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Northern White Cedar Thuja occidentalis
Last updated by Larix813 on 3/16/2019 9:45:08 PM

Northern White Cedar
Thuja occidentalis

 

The great Northern White Cedar. It may not be the largest tree species in the BWCA, but it is undoubtedly the oldest. Individuals have been found near 1000 years of age in the BWCA (though the three mile island trees have unfortunately burned in the 2007 Ham Lake Fire.) Northern White Cedar does not compete with other trees for height, but has adapted to grow where no other trees can. It grows in swamps where it dominates by shading out and outlasting competitors. Even ancient trees, long ago blown over in windstorms, continue to grow as long as roots are in the ground. Cedars can be found growing straight out of cracks in the granite, or right over the top of boulders. They live the longest in these rocky places, particularly on islands, where periodic fires cannot reach them for centuries. In good, moist soil, Cedars can grow quite large (such as the giant that watches over the portage between South Knife and Hanson) or they can be tiny, stunted by poor soil. Young trees are particularly vulnerable to browse from species such as White Tailed Deer which decimate reproduction of the species. They can be identified by their light bark that forms in strips up and down the tree and their scale shaped leaves.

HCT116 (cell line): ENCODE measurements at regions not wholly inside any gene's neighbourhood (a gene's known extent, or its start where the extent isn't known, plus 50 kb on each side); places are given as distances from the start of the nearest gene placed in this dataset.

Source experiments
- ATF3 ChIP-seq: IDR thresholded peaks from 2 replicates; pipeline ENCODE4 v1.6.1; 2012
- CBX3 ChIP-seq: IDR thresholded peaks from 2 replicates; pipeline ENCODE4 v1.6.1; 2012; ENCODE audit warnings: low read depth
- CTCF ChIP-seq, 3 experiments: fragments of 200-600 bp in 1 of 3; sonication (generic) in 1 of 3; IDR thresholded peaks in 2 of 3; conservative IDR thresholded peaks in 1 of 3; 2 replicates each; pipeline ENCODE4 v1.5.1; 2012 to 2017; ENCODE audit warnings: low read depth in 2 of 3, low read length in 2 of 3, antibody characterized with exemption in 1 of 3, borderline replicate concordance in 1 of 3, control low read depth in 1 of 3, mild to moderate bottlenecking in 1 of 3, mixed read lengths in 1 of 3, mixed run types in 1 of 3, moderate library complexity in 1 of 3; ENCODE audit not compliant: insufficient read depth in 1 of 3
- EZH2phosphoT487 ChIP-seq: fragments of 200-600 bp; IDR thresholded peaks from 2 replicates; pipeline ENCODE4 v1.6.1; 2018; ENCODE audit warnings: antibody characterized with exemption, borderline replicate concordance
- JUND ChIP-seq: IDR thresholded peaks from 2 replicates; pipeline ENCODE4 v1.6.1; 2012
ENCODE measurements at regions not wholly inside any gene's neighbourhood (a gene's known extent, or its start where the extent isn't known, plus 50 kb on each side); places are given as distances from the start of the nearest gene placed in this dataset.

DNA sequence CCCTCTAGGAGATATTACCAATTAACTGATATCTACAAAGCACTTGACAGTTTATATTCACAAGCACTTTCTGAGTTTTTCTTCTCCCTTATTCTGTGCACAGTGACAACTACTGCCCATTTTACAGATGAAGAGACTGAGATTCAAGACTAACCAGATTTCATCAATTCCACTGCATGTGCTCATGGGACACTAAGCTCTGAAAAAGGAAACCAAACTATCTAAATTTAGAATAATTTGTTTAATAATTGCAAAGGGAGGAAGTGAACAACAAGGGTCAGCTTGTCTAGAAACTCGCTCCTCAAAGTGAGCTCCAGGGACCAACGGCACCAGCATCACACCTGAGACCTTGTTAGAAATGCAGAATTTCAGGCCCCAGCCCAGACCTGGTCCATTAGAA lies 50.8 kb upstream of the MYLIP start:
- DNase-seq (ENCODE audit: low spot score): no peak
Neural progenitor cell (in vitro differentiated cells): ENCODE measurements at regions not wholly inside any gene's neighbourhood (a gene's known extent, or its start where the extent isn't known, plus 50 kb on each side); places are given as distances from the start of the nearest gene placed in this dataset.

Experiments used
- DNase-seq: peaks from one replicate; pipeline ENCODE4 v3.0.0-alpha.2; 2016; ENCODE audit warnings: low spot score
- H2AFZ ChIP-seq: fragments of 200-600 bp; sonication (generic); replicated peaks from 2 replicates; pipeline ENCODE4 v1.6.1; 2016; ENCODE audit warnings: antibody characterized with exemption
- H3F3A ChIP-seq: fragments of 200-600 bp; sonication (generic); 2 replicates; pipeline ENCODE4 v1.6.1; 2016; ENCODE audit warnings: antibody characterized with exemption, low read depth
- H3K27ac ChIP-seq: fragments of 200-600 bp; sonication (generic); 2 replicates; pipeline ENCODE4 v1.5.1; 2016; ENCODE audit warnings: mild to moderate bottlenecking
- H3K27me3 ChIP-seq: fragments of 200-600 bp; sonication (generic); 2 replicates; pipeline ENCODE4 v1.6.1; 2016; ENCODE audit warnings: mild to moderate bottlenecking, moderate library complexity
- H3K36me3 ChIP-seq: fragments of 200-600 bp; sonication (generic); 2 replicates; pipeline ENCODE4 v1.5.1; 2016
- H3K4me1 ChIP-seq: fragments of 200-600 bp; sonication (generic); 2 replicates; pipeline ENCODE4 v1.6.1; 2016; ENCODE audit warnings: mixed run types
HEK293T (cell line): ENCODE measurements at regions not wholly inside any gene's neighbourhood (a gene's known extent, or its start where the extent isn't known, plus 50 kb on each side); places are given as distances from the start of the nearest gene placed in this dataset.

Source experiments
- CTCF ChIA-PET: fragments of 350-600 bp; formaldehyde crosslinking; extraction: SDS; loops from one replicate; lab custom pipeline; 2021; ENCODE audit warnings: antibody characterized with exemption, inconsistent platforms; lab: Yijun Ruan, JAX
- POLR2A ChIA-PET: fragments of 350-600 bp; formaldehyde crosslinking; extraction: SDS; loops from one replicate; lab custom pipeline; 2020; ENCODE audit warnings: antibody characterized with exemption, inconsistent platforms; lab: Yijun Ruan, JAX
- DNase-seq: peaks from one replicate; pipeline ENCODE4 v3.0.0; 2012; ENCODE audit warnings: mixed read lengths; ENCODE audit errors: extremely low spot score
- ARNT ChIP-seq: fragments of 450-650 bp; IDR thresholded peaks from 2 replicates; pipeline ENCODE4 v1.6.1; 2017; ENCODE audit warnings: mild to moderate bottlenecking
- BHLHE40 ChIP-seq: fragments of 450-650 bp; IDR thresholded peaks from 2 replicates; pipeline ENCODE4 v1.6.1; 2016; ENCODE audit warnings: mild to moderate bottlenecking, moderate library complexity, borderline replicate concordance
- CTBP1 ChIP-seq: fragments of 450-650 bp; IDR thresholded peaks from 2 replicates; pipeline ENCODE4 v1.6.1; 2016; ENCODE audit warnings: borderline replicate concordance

For more information, check out the USDA profile of the species here.

 

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